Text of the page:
Kolkata: The Indian Navy is firmly committed to Prime Minister Narendra Modi's "Make in India" project, with 48 ships and submarines being built in the country's shipyards, navy chief Admiral R.K. Dhowan said here on Tuesday.
Speaking at the launch of the fourth and last anti-submarine warfare corvette named "Karavatti", he said "self-reliance and indigenisation" were the blueprints the Indian Navy was firmly anchored to.
The navy was making efforts to raise the indigenous content so as to make warships completely in India, said the navy chief.
"Karavatti", made at the Garden Reach Shipbuilders and Engineers (GRSE), has over 90 percent indigenous content.
GRSE chairman and managing director Rear Admiral A.K. Verma (retd.) said for the first time in the country, the superstructure of the corvette has been built of carbon fibre composite material.
Minister of State for Defence Rao Inderjit Singh was the chief guest on the occasion, while the ship was launched by his wife Manita Singh.
The minister lauded the contributions made by GRSE, Kolkata in meeting the growing requirements of the navy.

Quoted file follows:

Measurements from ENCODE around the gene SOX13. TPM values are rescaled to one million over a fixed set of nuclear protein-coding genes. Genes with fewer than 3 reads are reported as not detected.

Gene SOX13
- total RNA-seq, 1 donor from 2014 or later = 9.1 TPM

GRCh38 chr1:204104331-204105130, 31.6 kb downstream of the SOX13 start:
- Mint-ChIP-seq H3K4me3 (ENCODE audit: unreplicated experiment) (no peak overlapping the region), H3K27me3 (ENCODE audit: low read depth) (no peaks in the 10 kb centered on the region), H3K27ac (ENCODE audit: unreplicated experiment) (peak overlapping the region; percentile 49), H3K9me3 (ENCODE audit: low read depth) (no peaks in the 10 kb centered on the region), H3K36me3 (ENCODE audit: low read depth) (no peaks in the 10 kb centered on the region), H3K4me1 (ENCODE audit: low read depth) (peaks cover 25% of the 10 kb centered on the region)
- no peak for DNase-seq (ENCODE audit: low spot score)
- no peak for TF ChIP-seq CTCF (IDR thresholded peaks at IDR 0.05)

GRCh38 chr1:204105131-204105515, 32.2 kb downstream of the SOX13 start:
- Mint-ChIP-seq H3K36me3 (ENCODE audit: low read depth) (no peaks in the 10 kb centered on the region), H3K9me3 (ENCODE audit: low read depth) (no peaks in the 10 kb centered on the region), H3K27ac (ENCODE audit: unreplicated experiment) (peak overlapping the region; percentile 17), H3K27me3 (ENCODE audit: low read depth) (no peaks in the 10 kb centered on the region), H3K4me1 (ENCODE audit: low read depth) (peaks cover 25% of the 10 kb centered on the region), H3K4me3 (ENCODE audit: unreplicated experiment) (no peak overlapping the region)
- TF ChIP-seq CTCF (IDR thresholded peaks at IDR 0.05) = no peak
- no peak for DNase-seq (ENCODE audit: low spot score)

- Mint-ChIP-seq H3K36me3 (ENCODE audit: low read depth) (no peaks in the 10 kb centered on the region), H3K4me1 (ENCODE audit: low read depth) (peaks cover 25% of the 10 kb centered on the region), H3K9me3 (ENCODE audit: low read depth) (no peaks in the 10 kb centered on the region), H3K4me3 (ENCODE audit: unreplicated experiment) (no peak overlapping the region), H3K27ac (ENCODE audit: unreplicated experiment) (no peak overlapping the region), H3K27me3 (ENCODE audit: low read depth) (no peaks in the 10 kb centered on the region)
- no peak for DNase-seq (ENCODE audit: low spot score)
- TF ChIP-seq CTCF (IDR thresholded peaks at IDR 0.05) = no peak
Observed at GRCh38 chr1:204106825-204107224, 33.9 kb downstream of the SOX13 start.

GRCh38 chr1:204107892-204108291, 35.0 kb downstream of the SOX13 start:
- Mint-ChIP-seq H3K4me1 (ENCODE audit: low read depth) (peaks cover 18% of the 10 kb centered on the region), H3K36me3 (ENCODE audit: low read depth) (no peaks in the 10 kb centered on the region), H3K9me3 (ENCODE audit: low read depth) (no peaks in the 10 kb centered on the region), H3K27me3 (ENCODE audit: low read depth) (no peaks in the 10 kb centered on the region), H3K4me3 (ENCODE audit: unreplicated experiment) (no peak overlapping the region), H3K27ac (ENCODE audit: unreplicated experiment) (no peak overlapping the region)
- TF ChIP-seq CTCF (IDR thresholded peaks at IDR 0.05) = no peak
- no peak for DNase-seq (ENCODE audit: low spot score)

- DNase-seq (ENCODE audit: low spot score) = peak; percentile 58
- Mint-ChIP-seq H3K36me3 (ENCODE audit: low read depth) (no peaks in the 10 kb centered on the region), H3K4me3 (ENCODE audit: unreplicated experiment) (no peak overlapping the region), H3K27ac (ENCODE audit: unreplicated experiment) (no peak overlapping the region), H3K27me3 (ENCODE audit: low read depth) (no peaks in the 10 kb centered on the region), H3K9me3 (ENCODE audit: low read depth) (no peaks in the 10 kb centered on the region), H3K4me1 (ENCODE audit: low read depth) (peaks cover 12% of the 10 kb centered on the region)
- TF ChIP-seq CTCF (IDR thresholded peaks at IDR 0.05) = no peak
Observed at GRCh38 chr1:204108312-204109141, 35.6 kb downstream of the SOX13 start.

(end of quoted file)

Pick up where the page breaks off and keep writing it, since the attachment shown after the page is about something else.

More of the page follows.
Admiral Dhowan acknowledged the "excellent work" done by the yard for contributing towards achieving the Indian Navy's dream of transforming itself from a "Buyers Navy" to "Builders Navy".
GRSE is building four ASW Corvette class of ships under P-28 Project. The basic design for these ships was developed by navy's directorate of naval design and the detailed design was made by the in-house design department of GRSE. INS Kamorta, the first ship of the series, was commissioned on August 23, 2014 at Visakhapatnam.
The ship is now an integral part of the Eastern Fleet of the Indian Navy.
The ASW corvette - 109 metre long with a displacement of 3,200 tonnes- is a most modern warship, with advanced stealth features having very low radar cross section and very low radiated underwater noise.
The ship has a maximum speed of 25 knots, with an endurance of over 3400 NM at 18 knots speed, and is designed to accommodate 17 officers and 106 sailors.